The Senate is poised to concur with the House of Delegates’ version of a wide-ranging climate bill that aims to significantly reduce statewide greenhouse gas emissions, as lawmakers race to beat a deadline to present bills to Gov. Lawrence J. Hogan Jr. (R) to allow for an in-session veto override.
On Tuesday morning, the House gave final approval to a sweeping climate bill that would set the state on track to achieve net carbon emissions by 2045, after rejecting a slew of amendments attempted by Republican delegates.
“The bottom-line, core fundamental principle is this: we have to address global climate change, we have to clean the air, especially for impacted communities,” Del. Kumar Barve (D-Montgomery), the chair of the Environment and Transportation, said on the House floor Tuesday. “Trust me, this is not a quick transition, but what we have to do is point the ship of state in the proper direction and with this bill, we do that.”
The House had considerably changed the Senate’s version of the bill, so it will have to go back to the Senate for final consideration. The goal is to present the bill to the governor by the end of this week, which would force him to accept or veto the bill while the legislature is still in session. If vetoed, lawmakers could undertake an immediate override vote before the 90-day session ends April 11.
Bills vetoed after this legislative session cannot be overridden by the new batch of legislators who will arrive in Annapolis in 2023.
The Climate Solutions Now Act of 2022, sponsored by Sens. Paul Pinsky (D-Prince George’s), Senate President Bill Ferguson (D-Baltimore City) and 25 additional senators, would expedite the statewide goal to achieve carbon neutral emissions to 2045, require large buildings to reduce their carbon footprint over the next decade and expand the state’s fleet of zero-emission vehicles.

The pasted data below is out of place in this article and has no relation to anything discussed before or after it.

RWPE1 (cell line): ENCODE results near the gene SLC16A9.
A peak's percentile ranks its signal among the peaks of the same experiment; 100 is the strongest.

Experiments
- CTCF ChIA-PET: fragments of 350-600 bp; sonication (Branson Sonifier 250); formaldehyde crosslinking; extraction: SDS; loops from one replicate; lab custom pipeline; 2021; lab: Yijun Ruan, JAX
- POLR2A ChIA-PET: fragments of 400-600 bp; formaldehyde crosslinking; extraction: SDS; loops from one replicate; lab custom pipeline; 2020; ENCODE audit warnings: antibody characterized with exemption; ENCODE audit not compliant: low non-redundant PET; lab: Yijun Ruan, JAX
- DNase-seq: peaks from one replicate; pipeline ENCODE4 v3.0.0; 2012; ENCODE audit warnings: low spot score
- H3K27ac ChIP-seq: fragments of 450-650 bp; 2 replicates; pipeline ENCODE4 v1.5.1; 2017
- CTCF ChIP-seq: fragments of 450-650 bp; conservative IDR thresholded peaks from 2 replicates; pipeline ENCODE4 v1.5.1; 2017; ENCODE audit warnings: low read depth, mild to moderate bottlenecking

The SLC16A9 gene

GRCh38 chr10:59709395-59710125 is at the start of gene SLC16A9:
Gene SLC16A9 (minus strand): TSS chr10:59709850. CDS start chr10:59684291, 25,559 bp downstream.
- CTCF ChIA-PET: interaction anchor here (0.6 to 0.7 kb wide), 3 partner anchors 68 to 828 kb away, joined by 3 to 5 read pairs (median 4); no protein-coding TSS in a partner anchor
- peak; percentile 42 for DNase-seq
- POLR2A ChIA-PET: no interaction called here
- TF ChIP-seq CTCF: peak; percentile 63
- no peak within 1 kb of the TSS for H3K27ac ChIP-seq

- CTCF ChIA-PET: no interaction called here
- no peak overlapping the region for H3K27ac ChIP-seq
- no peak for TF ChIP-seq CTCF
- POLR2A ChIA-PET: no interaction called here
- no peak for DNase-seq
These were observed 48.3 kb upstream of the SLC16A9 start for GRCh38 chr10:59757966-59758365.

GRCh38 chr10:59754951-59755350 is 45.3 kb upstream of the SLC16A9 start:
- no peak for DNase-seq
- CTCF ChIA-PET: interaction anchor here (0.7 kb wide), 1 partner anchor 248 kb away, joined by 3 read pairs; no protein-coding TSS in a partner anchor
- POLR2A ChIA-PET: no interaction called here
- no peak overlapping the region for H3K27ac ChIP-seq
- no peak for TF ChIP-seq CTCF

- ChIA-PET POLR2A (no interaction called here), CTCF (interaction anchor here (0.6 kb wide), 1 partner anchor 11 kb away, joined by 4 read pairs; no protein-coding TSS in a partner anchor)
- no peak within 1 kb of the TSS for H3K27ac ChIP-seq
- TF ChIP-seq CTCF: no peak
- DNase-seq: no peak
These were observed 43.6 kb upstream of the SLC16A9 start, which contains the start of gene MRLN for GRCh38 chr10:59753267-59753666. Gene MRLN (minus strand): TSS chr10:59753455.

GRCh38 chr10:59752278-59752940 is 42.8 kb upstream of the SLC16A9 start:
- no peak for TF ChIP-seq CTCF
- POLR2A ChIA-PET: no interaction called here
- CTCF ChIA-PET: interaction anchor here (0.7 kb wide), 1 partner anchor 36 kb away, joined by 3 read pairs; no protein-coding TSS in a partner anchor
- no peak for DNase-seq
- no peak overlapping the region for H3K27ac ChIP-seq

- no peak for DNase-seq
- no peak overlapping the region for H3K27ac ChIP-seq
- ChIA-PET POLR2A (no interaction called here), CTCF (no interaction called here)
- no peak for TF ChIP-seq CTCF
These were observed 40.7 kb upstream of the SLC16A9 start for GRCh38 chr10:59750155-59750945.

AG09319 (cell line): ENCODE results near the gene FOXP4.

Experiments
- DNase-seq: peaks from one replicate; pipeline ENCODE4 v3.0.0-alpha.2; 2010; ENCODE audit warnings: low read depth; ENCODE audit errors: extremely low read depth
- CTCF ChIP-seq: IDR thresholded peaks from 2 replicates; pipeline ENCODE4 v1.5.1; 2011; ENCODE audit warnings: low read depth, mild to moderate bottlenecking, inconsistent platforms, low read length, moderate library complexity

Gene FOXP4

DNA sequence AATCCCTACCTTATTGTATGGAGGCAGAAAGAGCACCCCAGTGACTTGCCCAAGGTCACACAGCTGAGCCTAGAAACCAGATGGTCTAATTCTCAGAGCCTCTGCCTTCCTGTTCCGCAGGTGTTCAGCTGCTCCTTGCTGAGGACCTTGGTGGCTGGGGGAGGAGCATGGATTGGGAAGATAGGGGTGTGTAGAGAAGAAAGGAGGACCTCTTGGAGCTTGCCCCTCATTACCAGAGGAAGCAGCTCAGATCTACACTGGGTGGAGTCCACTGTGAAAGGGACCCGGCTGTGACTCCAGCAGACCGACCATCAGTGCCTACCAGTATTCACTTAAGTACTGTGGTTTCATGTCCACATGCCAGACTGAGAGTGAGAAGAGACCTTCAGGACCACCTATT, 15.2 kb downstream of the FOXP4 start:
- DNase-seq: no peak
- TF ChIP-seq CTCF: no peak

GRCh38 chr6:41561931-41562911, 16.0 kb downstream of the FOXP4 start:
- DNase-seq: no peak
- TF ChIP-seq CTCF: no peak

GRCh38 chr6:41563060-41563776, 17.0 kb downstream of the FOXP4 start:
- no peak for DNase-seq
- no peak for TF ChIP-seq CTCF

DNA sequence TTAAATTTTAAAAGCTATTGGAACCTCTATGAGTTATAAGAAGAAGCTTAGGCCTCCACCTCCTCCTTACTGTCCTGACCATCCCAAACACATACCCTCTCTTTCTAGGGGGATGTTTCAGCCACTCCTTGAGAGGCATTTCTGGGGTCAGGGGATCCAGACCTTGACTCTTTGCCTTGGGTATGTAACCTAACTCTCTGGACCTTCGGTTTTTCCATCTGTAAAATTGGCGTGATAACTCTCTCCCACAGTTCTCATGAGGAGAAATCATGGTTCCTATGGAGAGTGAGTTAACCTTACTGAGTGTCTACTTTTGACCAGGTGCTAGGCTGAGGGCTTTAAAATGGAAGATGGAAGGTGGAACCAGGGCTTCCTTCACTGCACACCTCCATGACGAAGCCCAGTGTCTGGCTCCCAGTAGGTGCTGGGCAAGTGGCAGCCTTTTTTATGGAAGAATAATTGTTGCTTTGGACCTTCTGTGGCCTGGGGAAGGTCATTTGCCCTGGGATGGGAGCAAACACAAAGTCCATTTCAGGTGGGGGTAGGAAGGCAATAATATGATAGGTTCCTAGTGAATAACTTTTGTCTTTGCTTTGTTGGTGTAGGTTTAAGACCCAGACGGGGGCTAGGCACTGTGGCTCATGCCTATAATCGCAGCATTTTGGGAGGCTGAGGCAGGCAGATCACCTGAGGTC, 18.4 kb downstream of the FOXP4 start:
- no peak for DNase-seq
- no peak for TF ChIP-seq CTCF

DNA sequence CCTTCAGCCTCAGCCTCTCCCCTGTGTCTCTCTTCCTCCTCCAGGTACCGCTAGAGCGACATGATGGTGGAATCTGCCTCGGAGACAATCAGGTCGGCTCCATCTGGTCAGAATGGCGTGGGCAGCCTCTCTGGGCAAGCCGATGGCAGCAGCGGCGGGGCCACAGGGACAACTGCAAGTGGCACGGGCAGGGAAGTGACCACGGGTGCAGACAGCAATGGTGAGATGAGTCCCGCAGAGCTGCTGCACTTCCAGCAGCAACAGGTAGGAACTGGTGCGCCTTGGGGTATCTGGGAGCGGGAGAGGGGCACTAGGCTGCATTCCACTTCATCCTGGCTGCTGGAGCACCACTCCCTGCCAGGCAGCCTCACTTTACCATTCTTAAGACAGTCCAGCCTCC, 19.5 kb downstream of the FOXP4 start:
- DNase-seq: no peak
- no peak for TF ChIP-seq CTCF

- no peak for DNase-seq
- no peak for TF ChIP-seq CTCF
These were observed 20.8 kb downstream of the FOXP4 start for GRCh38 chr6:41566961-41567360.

The House’s version of Climate Solutions Now delays the date by which an interim greenhouse gas reduction goal — to reduce emissions to 60% of 2006 levels — must be met, from 2030 to 2031. It would also require newly constructed buildings to be prepared to switch to electric power and add biofuel (a liquid fuel produced from renewable sources like food and animal waste) to the list of considerations on the energy use of large buildings.
“I will support it,” Pinsky said of the amended bill at a Tuesday voting session of the Education, Health and Environmental Affairs Committee. “It is not the bold step forward that I had hoped…those strides were greatly shortened by the short-sightedness of the House.”
“Still, this bill would make Maryland a leading state in taking aggressive actions on climate change,” he continued. “I think the efforts to weaken it and give in to the special interests were woeful in the House.”
Pinsky said he has not been able to get a “face-to-face” conversation with House leaders since the fall, despite several requests to do so. Pinsky added that he was particularly disappointed in the House’s decisions to remove the requirement for local school systems to decarbonize their school buildings and the House’s choice to acknowledge nuclear power in the clean energy transition. The Senate’s version of the bill had been neutral on the types of fuel that counted as clean energy.
The House’s version of the bill also preempts county authority to go further than the state law. The Senate’s bill had given local governments flexibility in setting their own building emission standards and considered the state target goal a “floor” instead of a “ceiling.” Montgomery County is considering toughening its emission reduction standards for large buildings in order to meet its goal of carbon-free emissions by 2035.
The Education, Health and Environmental Affairs Committee approved the amended bill in a 9-0 vote, with two committee members absent. A short time later, the Budget and Taxation Committee approved the bill 8-4.
The measure is expected to appear on the Senate floor for a final vote Wednesday.